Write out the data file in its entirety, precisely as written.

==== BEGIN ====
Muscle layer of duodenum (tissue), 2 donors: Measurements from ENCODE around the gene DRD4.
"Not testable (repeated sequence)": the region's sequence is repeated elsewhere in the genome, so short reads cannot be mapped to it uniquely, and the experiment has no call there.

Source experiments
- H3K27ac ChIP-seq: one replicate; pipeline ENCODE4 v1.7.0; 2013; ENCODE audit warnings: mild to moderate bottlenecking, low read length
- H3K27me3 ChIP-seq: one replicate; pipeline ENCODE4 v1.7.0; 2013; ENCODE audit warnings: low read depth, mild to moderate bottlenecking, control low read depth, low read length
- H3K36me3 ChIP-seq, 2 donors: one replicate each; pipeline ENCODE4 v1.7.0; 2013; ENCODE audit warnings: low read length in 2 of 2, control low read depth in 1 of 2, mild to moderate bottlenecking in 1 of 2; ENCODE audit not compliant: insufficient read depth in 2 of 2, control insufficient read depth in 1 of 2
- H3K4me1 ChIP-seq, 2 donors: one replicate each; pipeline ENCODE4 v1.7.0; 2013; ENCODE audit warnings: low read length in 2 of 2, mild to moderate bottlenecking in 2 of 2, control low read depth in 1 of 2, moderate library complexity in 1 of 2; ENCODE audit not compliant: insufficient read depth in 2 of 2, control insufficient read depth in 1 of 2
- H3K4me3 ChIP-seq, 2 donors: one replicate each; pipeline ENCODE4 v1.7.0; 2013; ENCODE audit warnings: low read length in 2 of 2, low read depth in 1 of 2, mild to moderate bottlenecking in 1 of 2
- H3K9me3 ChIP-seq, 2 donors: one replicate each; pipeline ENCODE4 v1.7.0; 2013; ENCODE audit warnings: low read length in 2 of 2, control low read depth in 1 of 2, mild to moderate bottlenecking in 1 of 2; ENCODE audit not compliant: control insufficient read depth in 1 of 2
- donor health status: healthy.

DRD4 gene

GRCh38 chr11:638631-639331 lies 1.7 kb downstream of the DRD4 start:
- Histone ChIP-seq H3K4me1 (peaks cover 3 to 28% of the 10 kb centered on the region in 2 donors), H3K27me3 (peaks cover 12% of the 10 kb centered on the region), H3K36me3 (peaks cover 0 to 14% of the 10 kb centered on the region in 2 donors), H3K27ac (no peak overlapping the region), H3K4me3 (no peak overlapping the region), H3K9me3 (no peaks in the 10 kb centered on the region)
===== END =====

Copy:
Muscle layer of duodenum (tissue), 2 donors: Measurements from ENCODE around the gene DRD4.
"Not testable (repeated sequence)": the region's sequence is repeated elsewhere in the genome, so short reads cannot be mapped to it uniquely, and the experiment has no call there.

Source experiments
- H3K27ac ChIP-seq: one replicate; pipeline ENCODE4 v1.7.0; 2013; ENCODE audit warnings: mild to moderate bottlenecking, low read length
- H3K27me3 ChIP-seq: one replicate; pipeline ENCODE4 v1.7.0; 2013; ENCODE audit warnings: low read depth, mild to moderate bottlenecking, control low read depth, low read length
- H3K36me3 ChIP-seq, 2 donors: one replicate each; pipeline ENCODE4 v1.7.0; 2013; ENCODE audit warnings: low read length in 2 of 2, control low read depth in 1 of 2, mild to moderate bottlenecking in 1 of 2; ENCODE audit not compliant: insufficient read depth in 2 of 2, control insufficient read depth in 1 of 2
- H3K4me1 ChIP-seq, 2 donors: one replicate each; pipeline ENCODE4 v1.7.0; 2013; ENCODE audit warnings: low read length in 2 of 2, mild to moderate bottlenecking in 2 of 2, control low read depth in 1 of 2, moderate library complexity in 1 of 2; ENCODE audit not compliant: insufficient read depth in 2 of 2, control insufficient read depth in 1 of 2
- H3K4me3 ChIP-seq, 2 donors: one replicate each; pipeline ENCODE4 v1.7.0; 2013; ENCODE audit warnings: low read length in 2 of 2, low read depth in 1 of 2, mild to moderate bottlenecking in 1 of 2
- H3K9me3 ChIP-seq, 2 donors: one replicate each; pipeline ENCODE4 v1.7.0; 2013; ENCODE audit warnings: low read length in 2 of 2, control low read depth in 1 of 2, mild to moderate bottlenecking in 1 of 2; ENCODE audit not compliant: control insufficient read depth in 1 of 2
- donor health status: healthy.

DRD4 gene

GRCh38 chr11:638631-639331 lies 1.7 kb downstream of the DRD4 start:
- Histone ChIP-seq H3K4me1 (peaks cover 3 to 28% of the 10 kb centered on the region in 2 donors), H3K27me3 (peaks cover 12% of the 10 kb centered on the region), H3K36me3 (peaks cover 0 to 14% of the 10 kb centered on the region in 2 donors), H3K27ac (no peak overlapping the region), H3K4me3 (no peak overlapping the region), H3K9me3 (no peaks in the 10 kb centered on the region)